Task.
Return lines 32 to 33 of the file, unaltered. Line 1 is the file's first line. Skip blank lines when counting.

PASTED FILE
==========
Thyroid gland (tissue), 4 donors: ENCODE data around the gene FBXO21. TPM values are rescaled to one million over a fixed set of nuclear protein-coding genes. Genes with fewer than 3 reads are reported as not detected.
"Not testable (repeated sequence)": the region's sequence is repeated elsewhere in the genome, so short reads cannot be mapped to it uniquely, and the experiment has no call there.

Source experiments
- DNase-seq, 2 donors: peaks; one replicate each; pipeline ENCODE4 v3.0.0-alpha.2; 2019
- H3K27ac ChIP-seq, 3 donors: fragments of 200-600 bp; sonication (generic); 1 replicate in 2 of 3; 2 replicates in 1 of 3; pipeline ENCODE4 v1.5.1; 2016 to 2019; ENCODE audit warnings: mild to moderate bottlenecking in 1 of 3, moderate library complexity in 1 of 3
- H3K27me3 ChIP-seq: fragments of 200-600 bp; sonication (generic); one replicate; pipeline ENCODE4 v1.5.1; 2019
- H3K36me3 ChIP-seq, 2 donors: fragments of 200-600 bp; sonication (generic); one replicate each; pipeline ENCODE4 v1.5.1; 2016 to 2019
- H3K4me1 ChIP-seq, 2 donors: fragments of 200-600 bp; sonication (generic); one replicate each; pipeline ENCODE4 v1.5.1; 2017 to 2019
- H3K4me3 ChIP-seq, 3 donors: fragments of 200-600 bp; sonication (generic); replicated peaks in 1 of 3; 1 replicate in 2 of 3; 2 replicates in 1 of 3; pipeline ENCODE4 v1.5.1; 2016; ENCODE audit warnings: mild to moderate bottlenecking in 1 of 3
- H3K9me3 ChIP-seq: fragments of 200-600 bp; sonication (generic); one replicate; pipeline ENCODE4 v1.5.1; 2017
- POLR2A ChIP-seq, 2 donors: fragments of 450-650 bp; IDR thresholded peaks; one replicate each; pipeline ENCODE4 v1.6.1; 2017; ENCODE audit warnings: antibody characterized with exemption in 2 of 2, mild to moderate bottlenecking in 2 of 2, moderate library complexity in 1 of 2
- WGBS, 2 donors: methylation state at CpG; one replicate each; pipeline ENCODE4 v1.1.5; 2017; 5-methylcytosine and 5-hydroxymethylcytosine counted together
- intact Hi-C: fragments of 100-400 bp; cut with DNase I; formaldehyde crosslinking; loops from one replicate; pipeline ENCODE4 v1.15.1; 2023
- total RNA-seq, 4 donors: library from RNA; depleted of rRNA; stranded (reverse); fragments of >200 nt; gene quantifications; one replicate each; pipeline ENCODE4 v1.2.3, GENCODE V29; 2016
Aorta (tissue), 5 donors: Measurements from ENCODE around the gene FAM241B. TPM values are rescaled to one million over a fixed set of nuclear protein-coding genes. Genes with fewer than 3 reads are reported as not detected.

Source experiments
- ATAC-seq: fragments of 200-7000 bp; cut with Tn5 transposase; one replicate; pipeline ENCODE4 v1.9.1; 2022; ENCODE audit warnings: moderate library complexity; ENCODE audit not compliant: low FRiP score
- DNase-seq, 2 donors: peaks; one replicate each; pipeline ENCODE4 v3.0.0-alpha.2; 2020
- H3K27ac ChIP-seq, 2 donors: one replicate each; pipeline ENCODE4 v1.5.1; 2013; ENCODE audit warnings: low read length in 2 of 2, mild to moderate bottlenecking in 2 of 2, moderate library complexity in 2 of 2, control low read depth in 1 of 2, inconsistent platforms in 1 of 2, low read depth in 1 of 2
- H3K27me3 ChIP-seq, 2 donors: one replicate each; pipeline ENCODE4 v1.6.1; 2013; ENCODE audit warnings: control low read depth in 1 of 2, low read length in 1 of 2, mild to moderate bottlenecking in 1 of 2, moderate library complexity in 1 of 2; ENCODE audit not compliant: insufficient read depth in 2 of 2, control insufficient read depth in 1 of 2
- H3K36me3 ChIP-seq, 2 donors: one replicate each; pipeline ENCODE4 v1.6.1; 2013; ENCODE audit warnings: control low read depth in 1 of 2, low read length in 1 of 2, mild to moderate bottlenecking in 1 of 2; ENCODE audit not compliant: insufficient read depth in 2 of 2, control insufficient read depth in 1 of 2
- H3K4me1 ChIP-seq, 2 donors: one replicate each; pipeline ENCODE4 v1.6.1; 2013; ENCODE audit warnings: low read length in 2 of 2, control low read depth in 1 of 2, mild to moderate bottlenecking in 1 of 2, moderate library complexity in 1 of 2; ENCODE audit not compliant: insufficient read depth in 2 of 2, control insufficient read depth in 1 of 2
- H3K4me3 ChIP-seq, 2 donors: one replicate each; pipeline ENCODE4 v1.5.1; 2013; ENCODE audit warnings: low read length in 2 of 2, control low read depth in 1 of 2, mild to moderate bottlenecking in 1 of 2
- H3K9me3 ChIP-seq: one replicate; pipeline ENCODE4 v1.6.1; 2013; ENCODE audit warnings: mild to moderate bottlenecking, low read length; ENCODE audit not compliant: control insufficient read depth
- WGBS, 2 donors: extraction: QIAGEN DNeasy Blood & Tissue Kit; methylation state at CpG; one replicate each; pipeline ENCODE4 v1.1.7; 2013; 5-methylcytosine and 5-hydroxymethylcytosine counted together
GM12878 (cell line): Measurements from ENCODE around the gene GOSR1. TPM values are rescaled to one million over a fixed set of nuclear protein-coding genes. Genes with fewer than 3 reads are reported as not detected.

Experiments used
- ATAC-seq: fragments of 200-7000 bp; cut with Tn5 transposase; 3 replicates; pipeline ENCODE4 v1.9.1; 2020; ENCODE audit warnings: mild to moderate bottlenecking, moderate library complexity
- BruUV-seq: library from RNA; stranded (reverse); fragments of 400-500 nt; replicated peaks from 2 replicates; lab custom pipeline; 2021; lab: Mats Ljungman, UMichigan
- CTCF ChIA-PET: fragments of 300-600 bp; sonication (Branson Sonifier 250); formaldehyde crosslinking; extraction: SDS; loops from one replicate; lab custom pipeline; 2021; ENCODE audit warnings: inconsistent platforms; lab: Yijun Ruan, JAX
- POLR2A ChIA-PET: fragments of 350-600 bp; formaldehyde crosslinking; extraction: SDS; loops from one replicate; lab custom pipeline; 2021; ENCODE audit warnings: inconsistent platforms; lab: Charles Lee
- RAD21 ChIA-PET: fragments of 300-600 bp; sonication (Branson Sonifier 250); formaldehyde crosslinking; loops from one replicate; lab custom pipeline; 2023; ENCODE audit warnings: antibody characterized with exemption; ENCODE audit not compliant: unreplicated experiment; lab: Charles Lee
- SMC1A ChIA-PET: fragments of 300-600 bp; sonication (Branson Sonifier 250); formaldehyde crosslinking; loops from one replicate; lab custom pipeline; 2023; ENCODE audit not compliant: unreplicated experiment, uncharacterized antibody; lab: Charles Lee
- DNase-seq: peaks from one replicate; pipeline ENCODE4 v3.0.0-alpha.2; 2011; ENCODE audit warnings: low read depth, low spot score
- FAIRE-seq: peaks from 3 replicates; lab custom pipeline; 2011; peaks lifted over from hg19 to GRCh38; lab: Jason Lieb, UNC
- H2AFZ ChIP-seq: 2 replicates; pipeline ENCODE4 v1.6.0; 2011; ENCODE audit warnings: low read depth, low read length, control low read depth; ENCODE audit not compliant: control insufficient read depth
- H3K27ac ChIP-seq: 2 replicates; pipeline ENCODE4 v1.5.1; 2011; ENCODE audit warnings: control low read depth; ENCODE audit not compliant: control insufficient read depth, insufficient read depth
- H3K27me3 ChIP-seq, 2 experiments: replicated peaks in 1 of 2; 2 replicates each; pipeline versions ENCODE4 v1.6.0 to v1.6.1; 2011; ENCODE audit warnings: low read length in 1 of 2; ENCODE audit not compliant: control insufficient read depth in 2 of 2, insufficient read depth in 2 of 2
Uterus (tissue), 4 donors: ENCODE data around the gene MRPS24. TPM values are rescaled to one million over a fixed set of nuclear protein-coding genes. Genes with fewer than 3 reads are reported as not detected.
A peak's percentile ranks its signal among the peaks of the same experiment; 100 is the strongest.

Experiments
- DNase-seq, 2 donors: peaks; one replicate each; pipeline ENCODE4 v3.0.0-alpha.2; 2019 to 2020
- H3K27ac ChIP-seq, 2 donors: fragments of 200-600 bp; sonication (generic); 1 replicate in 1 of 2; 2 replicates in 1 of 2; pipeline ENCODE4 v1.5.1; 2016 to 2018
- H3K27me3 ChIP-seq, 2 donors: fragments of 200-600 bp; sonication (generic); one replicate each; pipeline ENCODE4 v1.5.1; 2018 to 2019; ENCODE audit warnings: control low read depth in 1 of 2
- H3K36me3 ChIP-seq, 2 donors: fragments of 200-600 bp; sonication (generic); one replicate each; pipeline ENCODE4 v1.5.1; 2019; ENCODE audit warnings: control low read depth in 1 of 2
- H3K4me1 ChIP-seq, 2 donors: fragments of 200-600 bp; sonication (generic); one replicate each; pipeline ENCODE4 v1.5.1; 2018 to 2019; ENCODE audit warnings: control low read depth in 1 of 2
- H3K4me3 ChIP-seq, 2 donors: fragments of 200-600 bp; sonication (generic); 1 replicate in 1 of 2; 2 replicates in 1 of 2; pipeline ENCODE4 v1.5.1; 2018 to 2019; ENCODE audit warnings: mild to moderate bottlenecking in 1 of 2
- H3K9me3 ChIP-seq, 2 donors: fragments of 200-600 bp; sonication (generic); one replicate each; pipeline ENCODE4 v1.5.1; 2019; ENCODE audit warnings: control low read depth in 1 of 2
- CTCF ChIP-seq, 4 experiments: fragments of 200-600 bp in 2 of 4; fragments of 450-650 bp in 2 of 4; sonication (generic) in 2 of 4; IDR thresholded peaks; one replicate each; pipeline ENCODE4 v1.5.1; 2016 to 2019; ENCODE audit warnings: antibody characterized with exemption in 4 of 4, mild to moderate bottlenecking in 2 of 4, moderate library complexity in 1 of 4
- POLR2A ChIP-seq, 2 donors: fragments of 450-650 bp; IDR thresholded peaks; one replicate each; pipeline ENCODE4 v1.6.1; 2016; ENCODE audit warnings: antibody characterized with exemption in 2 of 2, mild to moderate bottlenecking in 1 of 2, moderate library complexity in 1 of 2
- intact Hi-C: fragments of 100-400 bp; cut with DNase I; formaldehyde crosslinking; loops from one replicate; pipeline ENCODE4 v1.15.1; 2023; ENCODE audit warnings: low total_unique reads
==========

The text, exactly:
- RAD21 ChIA-PET: fragments of 300-600 bp; sonication (Branson Sonifier 250); formaldehyde crosslinking; loops from one replicate; lab custom pipeline; 2023; ENCODE audit warnings: antibody characterized with exemption; ENCODE audit not compliant: unreplicated experiment; lab: Charles Lee
- SMC1A ChIA-PET: fragments of 300-600 bp; sonication (Branson Sonifier 250); formaldehyde crosslinking; loops from one replicate; lab custom pipeline; 2023; ENCODE audit not compliant: unreplicated experiment, uncharacterized antibody; lab: Charles Lee